Solicitor General Francis Jardeleza notched a majority vote from the Judicial and Bar Council (JBC) but he still was disqualified on Monday from contesting a vacant seat in the Supreme Court (SC) at the behest of Chief Justice Maria Lourdes Aranal-Sereno.
“The JBC has indicated that while one nominee has garnered majority of the vote, the said nominee’s name cannot be included in the shortlist because of the invocation of Rule 10, Section 2, of the JBC rules,” the SC’s Public Information Office (PIO) said in a statement, referring to the Solicitor General.
“Majority vote” means at least four JBC members favored Jardeleza.
The rule can be raised on a whim by any JBC member—in this case, Sereno, head of the council—who would like to disqualify a candidate due to questions of integrity.
The JBC had proceeded with the voting on the shortlist for the post vacated by Associate Justice Roberto Abad, who retired in May, despite the pendency of a letter-petition filed by Jardeleza against Sereno at the High Court. The Solicitor General accused the Chief Justice of railroading his nomination.
Two Court of Appeals (CA) justices, one outsider and one Regional Trial Court (RTC) judge were shortlisted by the JBC.
Topping the list were CA Justices Jose Reyes and Apolinario Bruselas with six votes each.
Coming in second was Commission on Audit chief Maria Gracia Pulido-Tan with five votes and Quezon RTC Judge Reynaldo Daway, who got four votes.
Reyes and Bruselas are said to be known for their integrity and honesty in the appellate court.
They were examiners in the 2013 Bar examinations, Reyes in Legal Ethics and Bruselas in Remedial Law.
Pulido-Tan became controversial after exposing in a COA report the involvement of several senators in the pork barrel scam controversy. She is the reported candidate of Sereno.
For the first time, a judge from the RTC in the person of Daway made it to the shortlist.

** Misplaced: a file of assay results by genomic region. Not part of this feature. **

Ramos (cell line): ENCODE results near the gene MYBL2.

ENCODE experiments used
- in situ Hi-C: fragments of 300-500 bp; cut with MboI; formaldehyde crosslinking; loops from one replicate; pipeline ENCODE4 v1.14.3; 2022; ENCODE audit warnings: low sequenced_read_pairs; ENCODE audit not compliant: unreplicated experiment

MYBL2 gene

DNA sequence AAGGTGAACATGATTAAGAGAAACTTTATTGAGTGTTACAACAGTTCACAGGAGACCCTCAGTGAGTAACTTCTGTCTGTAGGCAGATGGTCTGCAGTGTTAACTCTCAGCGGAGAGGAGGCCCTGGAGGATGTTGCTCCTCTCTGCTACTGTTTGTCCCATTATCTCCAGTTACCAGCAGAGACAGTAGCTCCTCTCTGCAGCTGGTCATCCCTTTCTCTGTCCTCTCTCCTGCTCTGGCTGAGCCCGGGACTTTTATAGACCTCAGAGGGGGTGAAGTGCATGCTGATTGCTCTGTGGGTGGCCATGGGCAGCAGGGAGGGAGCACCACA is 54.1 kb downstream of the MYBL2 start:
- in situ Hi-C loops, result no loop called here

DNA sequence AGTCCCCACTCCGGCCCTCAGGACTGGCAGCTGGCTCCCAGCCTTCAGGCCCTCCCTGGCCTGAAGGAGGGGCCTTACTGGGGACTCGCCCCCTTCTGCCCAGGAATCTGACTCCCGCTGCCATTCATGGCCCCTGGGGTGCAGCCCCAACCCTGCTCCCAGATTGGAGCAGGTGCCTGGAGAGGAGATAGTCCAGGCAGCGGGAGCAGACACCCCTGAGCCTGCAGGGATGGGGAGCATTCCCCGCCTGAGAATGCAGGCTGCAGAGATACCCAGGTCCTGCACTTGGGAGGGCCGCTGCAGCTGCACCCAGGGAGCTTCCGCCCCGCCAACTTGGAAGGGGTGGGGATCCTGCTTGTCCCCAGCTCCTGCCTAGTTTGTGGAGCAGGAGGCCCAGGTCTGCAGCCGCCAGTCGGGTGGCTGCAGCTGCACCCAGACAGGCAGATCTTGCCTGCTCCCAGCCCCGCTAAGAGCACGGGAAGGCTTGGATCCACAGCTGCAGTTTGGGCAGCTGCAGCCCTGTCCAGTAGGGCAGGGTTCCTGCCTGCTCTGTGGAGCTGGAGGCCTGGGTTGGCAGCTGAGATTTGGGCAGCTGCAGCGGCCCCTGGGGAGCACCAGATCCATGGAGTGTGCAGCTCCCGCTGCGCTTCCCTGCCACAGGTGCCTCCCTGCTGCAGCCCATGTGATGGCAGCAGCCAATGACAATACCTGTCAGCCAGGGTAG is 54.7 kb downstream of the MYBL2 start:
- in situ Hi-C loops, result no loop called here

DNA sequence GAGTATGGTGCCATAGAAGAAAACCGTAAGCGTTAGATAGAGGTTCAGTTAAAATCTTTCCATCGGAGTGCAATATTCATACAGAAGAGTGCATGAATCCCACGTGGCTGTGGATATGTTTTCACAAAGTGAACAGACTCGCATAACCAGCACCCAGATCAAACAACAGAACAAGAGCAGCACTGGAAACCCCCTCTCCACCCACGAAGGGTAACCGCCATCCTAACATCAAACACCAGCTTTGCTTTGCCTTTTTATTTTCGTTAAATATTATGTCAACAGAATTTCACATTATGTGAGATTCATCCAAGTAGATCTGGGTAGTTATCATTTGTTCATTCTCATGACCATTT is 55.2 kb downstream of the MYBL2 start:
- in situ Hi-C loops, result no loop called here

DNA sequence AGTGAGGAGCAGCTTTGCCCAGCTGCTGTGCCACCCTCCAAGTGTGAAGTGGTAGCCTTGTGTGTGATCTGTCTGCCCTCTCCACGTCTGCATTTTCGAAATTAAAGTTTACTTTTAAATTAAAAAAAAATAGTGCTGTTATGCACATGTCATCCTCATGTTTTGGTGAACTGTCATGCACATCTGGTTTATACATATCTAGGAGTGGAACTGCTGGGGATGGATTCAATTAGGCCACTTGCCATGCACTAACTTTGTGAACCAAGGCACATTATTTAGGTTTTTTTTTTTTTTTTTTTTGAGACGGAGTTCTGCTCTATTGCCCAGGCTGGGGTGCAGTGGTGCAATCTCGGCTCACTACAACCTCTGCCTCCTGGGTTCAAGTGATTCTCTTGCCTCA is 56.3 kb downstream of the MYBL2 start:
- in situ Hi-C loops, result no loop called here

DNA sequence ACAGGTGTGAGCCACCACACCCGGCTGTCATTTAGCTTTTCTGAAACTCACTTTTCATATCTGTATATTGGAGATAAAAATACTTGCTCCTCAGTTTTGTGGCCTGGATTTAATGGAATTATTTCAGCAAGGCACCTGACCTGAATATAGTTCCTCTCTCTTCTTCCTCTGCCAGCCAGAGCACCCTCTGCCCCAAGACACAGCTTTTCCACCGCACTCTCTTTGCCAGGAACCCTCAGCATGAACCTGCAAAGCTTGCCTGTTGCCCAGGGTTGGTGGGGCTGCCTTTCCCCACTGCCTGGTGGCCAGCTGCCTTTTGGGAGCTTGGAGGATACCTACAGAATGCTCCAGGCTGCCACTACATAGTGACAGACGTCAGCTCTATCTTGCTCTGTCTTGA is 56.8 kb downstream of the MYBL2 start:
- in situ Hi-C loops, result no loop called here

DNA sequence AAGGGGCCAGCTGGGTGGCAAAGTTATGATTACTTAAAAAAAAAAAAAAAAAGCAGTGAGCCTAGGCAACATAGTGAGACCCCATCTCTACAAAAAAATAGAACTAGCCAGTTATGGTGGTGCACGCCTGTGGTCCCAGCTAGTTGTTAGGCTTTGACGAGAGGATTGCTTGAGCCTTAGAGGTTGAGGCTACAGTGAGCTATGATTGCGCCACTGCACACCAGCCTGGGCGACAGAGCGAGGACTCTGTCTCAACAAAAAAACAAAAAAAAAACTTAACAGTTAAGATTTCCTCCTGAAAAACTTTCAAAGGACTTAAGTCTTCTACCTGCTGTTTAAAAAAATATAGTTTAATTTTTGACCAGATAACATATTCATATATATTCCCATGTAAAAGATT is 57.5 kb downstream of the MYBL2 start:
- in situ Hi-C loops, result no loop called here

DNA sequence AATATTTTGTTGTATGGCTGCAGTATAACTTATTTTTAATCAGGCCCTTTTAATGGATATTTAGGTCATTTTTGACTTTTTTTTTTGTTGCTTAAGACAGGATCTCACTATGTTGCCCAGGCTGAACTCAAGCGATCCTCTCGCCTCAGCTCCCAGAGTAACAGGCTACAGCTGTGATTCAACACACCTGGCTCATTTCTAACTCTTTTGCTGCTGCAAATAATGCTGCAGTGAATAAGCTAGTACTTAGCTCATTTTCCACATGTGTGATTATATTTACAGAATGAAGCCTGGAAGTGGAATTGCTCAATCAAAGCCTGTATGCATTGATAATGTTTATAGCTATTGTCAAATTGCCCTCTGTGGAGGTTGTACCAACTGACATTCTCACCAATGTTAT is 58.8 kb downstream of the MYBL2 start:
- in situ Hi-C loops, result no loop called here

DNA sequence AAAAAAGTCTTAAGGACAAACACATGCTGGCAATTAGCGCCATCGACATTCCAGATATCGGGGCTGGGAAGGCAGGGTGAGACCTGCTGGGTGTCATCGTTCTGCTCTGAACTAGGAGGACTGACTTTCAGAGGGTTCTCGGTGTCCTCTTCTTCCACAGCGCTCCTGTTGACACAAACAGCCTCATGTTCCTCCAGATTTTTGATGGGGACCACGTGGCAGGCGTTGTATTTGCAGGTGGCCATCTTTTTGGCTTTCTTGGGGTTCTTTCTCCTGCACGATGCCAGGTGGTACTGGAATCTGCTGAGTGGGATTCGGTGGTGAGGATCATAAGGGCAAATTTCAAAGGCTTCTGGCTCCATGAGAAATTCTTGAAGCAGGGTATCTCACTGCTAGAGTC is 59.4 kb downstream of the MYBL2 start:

Ready for battle
Jardeleza was in a fighting mood when he went to the SC on Monday to attend the JBC deliberations.
He told The Manila Times that he will not take the accusations of Sereno sitting down because the Chief Justice has been throwing mud at him to destroy his name and reputation.
During the hearing, Sereno raised accusations against Jardeleza, who asked her to put the allegations in writing so he can answer them under oath.
“I will give this my all. I know how to push back. I will push back. At this point in my life, I will not be bullied. Ngayon pa [Not now],” the Solicitor General said.
“Strong words I use, for no words can do justice to the anger I feel at the intemperate and inhumane attack made on my reputation. The attack strikes at the heart of my innermost being. I am therefore entitled to mince no words in my defense,” he added.
Jardeleza asked Sereno for a fair proceeding for the lone vacancy at the C.
“First, a process that requires the accuser to file her opposition in writing and under oath.
Why under solemn oath? To deter perjury, and to give the party wrongly accused legal remedies to restore reputation. Because talk is cheap, this process forces the accuser to walk the talk.
“Second, a process that gives the nominees a period of five days to answer. It is a bedrock principle of our constitutional system that an accused is given an opportunity to be heard, and a chance to prepare a meaningful defense.
“Third, a process that gives the nominee a right to cross-examine his accuser . . . [c]ross- examination will unmask bias, motive, self-interest, pettiness, personal grudge, instability and ill-will. Cross-examination will also unmask the outright lie and the willful falsehood.
“Fourth, a process which requires that the sworn statement in writing be made of the public record, and that the cross-examination be conducted in public. In other words, a process that is transparent,” Jardeleza said.